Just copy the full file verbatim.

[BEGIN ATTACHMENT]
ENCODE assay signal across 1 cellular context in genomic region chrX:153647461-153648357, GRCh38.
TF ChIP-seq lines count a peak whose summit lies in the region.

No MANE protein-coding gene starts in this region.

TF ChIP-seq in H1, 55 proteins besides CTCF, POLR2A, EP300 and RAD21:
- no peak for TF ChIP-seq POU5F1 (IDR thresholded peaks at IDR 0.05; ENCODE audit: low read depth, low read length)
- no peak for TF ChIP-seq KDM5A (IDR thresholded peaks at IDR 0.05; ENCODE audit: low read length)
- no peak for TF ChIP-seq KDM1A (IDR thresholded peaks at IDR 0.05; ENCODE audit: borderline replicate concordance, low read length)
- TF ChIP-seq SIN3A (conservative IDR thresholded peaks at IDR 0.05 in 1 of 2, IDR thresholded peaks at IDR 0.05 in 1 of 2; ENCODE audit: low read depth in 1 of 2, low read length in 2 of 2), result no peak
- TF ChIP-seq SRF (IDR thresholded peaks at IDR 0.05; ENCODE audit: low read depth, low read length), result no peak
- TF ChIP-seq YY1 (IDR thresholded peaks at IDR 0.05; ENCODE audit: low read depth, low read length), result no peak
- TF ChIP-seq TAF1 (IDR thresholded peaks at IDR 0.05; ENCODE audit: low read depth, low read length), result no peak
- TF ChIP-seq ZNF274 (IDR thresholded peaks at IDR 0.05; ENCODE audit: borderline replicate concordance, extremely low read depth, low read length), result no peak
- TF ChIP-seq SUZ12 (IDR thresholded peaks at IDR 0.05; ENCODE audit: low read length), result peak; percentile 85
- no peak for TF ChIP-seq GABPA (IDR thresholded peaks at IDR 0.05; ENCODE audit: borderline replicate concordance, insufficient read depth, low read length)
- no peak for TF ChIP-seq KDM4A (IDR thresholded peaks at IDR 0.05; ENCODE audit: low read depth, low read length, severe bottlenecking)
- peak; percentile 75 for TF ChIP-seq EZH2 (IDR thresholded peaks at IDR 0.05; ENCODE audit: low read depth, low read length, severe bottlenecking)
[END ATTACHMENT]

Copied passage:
ENCODE assay signal across 1 cellular context in genomic region chrX:153647461-153648357, GRCh38.
TF ChIP-seq lines count a peak whose summit lies in the region.

No MANE protein-coding gene starts in this region.

TF ChIP-seq in H1, 55 proteins besides CTCF, POLR2A, EP300 and RAD21:
- no peak for TF ChIP-seq POU5F1 (IDR thresholded peaks at IDR 0.05; ENCODE audit: low read depth, low read length)
- no peak for TF ChIP-seq KDM5A (IDR thresholded peaks at IDR 0.05; ENCODE audit: low read length)
- no peak for TF ChIP-seq KDM1A (IDR thresholded peaks at IDR 0.05; ENCODE audit: borderline replicate concordance, low read length)
- TF ChIP-seq SIN3A (conservative IDR thresholded peaks at IDR 0.05 in 1 of 2, IDR thresholded peaks at IDR 0.05 in 1 of 2; ENCODE audit: low read depth in 1 of 2, low read length in 2 of 2), result no peak
- TF ChIP-seq SRF (IDR thresholded peaks at IDR 0.05; ENCODE audit: low read depth, low read length), result no peak
- TF ChIP-seq YY1 (IDR thresholded peaks at IDR 0.05; ENCODE audit: low read depth, low read length), result no peak
- TF ChIP-seq TAF1 (IDR thresholded peaks at IDR 0.05; ENCODE audit: low read depth, low read length), result no peak
- TF ChIP-seq ZNF274 (IDR thresholded peaks at IDR 0.05; ENCODE audit: borderline replicate concordance, extremely low read depth, low read length), result no peak
- TF ChIP-seq SUZ12 (IDR thresholded peaks at IDR 0.05; ENCODE audit: low read length), result peak; percentile 85
- no peak for TF ChIP-seq GABPA (IDR thresholded peaks at IDR 0.05; ENCODE audit: borderline replicate concordance, insufficient read depth, low read length)
- no peak for TF ChIP-seq KDM4A (IDR thresholded peaks at IDR 0.05; ENCODE audit: low read depth, low read length, severe bottlenecking)
- peak; percentile 75 for TF ChIP-seq EZH2 (IDR thresholded peaks at IDR 0.05; ENCODE audit: low read depth, low read length, severe bottlenecking)